The following example runs a simulation showing the eﬀect of changing the damping when the forcing function is a step function. The response to a step function is a standard method used to analyze systems.

ode45 can be used with piecewise function deﬁned for the RHS. For example, given \(x''(t)-x(t)=c\) where \(c=1\) for \(0<=t<1\) and \(c=20\) for \(1<=t<2\) and \(c=3\) for \(2<=t<=3\), the following code example shows one way to implement the above.

function first_oder_ode % SOLVE dx/dt = -3 exp(-t). % initial conditions: x(0) = 0 t=0:0.001:5; % time scalex initial_x=0; [t,x]=ode45( @rhs, t, initial_x); plot(t,x); xlabel('t'); ylabel('x'); function dxdt=rhs(t,x) dxdt = 3*exp(-t); end end

function second_oder_ode % SOLVE d2x/dt2+5 dx/dt - 4 x = sin(10 t) % initial conditions: x(0) = 0, x'(0)=0 t=0:0.001:3; % time scale initial_x = 0; initial_dxdt = 0; [t,x]=ode45( @rhs, t, [initial_x initial_dxdt] ); plot(t,x(:,1)); xlabel('t'); ylabel('x'); function dxdt=rhs(t,x) dxdt_1 = x(2); dxdt_2 = -5*x(2) + 4*x(1) + sin(10*t); dxdt=[dxdt_1; dxdt_2]; end end

function engr80_august_14_2006_2() % shows how to use Matlab to animation response of one degree of % freedom system. % show the effect of changing the damping of the system on the response. % by Nasser Abbasi, UCI. clear all; close all; t_start = 0; t_end = 6; %final time in seconds. time_span =t_start:0.001:t_end; k = 40; % spring stiffness. N/m m = 5; % mass, kg cr = 2*sqrt(k*m); %critical damping fprintf('critical damping coef. of system is %f\n',cr); initial_position = 0; initial_speed = 0; x0 = [initial_position initial_speed]; % Now start the simulation, change damping. for c = 0: .5 : cr+.1*cr [t,x]=ode45(@rhs,time_span,x0); plot(t,x(:,1)); title(sprintf('Critical damping=%4.1f, current damping coeff. =%4.1f',cr,c)); ylim([-.1 .5]); drawnow; pause(.1); end grid %************************************** % solves m x''+ c x' + k x = f(t) %************************************** function xdot=rhs(t,x) xdot_1 = x(2); xdot_2 = -(c/m)*x(2) - (k/m)*x(1) + force(t)/m; xdot = [xdot_1 ; xdot_2 ]; end %******************** % The forcing function, edit to change as needed. %******************** function f=force(t) P = 100; % force amplitude %f=P*sin(omega*t); f=10; %unit step %if t<eps %impulse % f=1 %else % f=0; %end %f=P*t; %ramp input end end

function engr80_august_14_2006() % shows how to use Matlab to animation response of one degree of % freedom system. % by Nasser Abbasi, UCI. clear all; close all; t_start = 0; t_end = 6; %final time in seconds. time_span =[ t_start t_end]; time_span =t_start:0.001:t_end; k = 100; % spring stiffness. N/m c = 20; % damping coeff. N-s/m m = 5; % mass, kg natural_damped_omega = sqrt( k/m - (c/(2*m))^2 ); fprintf('Natural damped frequency of system is %f\n',natural_damped_omega); initial_position = 0; initial_speed = 0; x0 = [initial_position initial_speed]; for omega=0:0.1:natural_damped_omega+0.1 [t,x]=ode45(@rhs,time_span,x0); plot(t,x(:,1)); title(sprintf('forcing freq=%4.1f',omega)); % ylim([-.1 2]); drawnow; % pause(.1); end grid %************************************** % solves m x''+ c x' + k x = f(t) %************************************** function xdot=rhs(t,x) xdot_1 = x(2); xdot_2 = -(c/m)*x(2) - (k/m)*x(1) + force(t)/m; xdot = [xdot_1 ; xdot_2 ]; end %******************** % %******************** function f=force(t) P = 100; % force amplitude f=P*sin(omega*t); %f=10; %unit step %if t<eps %impulse % f=1 %else % f=0; %end %f=P*t; %ramp input end end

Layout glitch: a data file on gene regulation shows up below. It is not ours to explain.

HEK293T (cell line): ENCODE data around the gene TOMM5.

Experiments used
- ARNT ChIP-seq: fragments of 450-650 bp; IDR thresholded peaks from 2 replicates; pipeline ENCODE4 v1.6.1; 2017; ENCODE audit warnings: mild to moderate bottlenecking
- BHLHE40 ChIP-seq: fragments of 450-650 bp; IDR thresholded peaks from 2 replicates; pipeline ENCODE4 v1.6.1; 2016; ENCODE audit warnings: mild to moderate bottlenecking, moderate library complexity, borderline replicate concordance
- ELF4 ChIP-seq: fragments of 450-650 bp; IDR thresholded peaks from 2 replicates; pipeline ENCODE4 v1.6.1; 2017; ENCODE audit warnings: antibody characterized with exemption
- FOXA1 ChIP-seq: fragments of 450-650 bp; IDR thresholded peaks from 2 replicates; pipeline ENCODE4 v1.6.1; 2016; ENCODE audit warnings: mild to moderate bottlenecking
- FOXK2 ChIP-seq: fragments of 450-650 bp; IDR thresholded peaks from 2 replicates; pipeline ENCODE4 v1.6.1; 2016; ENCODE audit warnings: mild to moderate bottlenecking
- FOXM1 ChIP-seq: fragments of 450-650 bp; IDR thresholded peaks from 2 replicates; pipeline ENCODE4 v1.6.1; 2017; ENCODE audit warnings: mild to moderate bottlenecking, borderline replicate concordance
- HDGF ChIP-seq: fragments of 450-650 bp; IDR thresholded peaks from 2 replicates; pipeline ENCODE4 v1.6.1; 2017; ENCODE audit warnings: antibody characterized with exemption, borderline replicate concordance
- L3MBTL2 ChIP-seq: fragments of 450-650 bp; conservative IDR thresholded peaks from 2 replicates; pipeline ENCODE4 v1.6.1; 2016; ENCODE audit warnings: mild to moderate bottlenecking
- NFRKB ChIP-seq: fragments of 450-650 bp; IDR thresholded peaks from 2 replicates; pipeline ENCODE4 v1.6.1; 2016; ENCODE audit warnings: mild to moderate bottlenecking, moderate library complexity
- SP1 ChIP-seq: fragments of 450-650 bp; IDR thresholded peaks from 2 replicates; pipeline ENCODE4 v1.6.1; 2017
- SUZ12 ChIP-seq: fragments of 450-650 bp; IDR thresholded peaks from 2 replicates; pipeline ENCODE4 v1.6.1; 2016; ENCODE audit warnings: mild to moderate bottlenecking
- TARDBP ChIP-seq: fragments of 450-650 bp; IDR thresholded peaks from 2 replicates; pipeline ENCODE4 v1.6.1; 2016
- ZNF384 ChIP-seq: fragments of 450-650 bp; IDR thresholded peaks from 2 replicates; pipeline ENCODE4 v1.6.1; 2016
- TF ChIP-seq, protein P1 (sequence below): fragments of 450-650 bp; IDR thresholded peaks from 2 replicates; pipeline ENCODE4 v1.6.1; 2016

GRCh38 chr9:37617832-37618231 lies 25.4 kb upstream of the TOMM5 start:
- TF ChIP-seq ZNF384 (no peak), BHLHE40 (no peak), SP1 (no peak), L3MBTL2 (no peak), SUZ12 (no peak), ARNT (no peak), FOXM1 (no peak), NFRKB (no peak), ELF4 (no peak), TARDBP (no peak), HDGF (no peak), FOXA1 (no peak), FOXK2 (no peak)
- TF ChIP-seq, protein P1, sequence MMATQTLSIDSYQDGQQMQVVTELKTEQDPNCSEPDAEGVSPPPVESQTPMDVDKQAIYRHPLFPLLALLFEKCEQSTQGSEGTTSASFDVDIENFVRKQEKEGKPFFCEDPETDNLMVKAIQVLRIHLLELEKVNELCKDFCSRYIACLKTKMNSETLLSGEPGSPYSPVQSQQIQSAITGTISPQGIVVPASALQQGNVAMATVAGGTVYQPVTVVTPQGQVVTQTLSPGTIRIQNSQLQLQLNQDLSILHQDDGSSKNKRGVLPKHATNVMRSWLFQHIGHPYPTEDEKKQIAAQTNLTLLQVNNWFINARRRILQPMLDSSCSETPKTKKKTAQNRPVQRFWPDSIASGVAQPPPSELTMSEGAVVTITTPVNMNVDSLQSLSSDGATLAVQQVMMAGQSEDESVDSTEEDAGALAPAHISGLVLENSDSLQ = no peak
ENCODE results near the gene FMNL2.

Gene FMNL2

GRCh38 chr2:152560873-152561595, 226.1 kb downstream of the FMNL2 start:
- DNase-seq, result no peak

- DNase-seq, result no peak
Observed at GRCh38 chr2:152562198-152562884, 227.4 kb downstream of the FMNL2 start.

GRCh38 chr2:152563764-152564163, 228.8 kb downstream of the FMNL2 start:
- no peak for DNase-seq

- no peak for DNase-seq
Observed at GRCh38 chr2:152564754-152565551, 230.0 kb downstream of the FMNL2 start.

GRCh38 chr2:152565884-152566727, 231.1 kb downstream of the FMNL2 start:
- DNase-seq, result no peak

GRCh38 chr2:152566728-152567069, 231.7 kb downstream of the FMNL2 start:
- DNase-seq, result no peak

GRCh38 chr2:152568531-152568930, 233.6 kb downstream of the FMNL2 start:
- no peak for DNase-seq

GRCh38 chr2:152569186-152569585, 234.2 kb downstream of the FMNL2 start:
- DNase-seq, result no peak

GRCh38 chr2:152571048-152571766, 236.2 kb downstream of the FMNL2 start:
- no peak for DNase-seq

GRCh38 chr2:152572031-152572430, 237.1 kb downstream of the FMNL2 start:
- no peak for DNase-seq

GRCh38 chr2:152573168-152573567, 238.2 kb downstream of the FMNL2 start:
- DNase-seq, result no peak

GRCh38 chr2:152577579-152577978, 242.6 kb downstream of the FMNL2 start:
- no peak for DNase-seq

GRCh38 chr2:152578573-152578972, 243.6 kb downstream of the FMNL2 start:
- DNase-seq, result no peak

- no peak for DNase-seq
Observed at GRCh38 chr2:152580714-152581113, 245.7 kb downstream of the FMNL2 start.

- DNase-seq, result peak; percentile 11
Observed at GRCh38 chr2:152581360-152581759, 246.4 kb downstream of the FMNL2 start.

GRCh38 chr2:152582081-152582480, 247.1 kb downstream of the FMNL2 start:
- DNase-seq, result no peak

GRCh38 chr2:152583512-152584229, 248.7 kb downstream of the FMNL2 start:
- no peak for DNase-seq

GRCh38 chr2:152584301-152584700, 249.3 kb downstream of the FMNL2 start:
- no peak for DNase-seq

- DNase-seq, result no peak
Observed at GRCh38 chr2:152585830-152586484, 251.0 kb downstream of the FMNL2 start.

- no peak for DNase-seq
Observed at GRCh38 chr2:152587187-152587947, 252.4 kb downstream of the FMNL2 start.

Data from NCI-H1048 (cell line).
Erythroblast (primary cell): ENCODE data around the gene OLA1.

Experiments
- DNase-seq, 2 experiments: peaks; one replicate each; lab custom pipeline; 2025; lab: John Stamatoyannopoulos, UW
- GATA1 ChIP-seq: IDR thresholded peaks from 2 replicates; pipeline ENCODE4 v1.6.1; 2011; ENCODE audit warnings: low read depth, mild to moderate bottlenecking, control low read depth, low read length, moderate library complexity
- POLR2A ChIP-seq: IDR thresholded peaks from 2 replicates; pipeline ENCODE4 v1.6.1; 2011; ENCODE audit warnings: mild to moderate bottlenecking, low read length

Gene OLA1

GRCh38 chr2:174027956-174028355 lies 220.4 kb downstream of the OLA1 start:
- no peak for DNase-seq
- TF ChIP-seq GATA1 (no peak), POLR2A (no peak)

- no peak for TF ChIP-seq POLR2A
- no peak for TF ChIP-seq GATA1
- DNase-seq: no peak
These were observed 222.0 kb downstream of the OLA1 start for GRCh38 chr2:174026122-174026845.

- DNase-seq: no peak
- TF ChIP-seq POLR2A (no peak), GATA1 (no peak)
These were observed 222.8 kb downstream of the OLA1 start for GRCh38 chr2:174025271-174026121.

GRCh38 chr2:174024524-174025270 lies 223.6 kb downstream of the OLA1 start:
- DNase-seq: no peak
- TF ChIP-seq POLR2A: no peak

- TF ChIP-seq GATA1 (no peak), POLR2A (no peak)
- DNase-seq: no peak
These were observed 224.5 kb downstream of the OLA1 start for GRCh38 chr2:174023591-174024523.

%--------------------------------- % %Example solve x''- x = c % %where c=1 for 0<=t<1 % c=20 for 1<=t<2 % c=3 for 2<=t<=3 % %IC x = 0, t = 0 % x'= 1, t = 0 % %-------------------- function ode45_with_piecwise() t = 0:0.1:3; % time scale initial_x = 0; initial_dxdt = 1; [t,x] = ode45( @rhs, t, [initial_x initial_dxdt] ); plot(t,x(:,1)); xlabel('t'); ylabel('x'); end %-------------------- %ode45 rhs function dxdt=rhs(t,x) dxdt_1 = x(2); dxdt_2 = x(1)+ 1*((0<=t)&(t<1)) + 20*((1<=t)&(t<=2))+ 3*((2<=t)&(t<=3)); dxdt = [dxdt_1; dxdt_2]; end